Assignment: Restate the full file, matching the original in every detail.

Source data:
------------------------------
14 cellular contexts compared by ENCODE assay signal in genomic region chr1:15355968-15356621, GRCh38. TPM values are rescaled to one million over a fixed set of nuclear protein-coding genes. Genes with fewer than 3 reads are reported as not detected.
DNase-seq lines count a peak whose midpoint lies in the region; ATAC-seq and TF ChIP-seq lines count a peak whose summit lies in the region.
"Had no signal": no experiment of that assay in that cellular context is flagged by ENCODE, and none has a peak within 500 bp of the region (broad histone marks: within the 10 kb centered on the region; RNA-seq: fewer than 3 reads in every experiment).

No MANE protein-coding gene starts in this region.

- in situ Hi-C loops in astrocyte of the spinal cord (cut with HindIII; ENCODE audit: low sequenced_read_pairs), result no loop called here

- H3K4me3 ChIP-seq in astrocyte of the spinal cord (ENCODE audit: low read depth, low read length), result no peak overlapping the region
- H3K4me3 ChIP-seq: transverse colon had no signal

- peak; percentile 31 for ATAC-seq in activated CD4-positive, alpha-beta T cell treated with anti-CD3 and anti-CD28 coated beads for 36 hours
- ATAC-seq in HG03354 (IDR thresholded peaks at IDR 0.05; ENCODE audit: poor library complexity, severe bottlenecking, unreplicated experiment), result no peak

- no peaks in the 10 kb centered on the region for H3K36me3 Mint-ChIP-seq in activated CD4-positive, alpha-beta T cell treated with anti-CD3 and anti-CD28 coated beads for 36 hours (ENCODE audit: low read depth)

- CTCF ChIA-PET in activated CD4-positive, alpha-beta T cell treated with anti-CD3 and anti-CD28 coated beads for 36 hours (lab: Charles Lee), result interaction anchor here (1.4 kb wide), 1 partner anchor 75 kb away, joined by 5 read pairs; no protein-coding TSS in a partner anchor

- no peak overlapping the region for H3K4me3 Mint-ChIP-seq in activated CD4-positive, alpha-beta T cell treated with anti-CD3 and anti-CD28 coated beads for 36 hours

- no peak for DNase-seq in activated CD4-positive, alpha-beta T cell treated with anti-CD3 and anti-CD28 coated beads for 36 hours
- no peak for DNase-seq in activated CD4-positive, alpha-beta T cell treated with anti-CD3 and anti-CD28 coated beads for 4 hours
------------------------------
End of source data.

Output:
14 cellular contexts compared by ENCODE assay signal in genomic region chr1:15355968-15356621, GRCh38. TPM values are rescaled to one million over a fixed set of nuclear protein-coding genes. Genes with fewer than 3 reads are reported as not detected.
DNase-seq lines count a peak whose midpoint lies in the region; ATAC-seq and TF ChIP-seq lines count a peak whose summit lies in the region.
"Had no signal": no experiment of that assay in that cellular context is flagged by ENCODE, and none has a peak within 500 bp of the region (broad histone marks: within the 10 kb centered on the region; RNA-seq: fewer than 3 reads in every experiment).

No MANE protein-coding gene starts in this region.

- in situ Hi-C loops in astrocyte of the spinal cord (cut with HindIII; ENCODE audit: low sequenced_read_pairs), result no loop called here

- H3K4me3 ChIP-seq in astrocyte of the spinal cord (ENCODE audit: low read depth, low read length), result no peak overlapping the region
- H3K4me3 ChIP-seq: transverse colon had no signal

- peak; percentile 31 for ATAC-seq in activated CD4-positive, alpha-beta T cell treated with anti-CD3 and anti-CD28 coated beads for 36 hours
- ATAC-seq in HG03354 (IDR thresholded peaks at IDR 0.05; ENCODE audit: poor library complexity, severe bottlenecking, unreplicated experiment), result no peak

- no peaks in the 10 kb centered on the region for H3K36me3 Mint-ChIP-seq in activated CD4-positive, alpha-beta T cell treated with anti-CD3 and anti-CD28 coated beads for 36 hours (ENCODE audit: low read depth)

- CTCF ChIA-PET in activated CD4-positive, alpha-beta T cell treated with anti-CD3 and anti-CD28 coated beads for 36 hours (lab: Charles Lee), result interaction anchor here (1.4 kb wide), 1 partner anchor 75 kb away, joined by 5 read pairs; no protein-coding TSS in a partner anchor

- no peak overlapping the region for H3K4me3 Mint-ChIP-seq in activated CD4-positive, alpha-beta T cell treated with anti-CD3 and anti-CD28 coated beads for 36 hours

- no peak for DNase-seq in activated CD4-positive, alpha-beta T cell treated with anti-CD3 and anti-CD28 coated beads for 36 hours
- no peak for DNase-seq in activated CD4-positive, alpha-beta T cell treated with anti-CD3 and anti-CD28 coated beads for 4 hours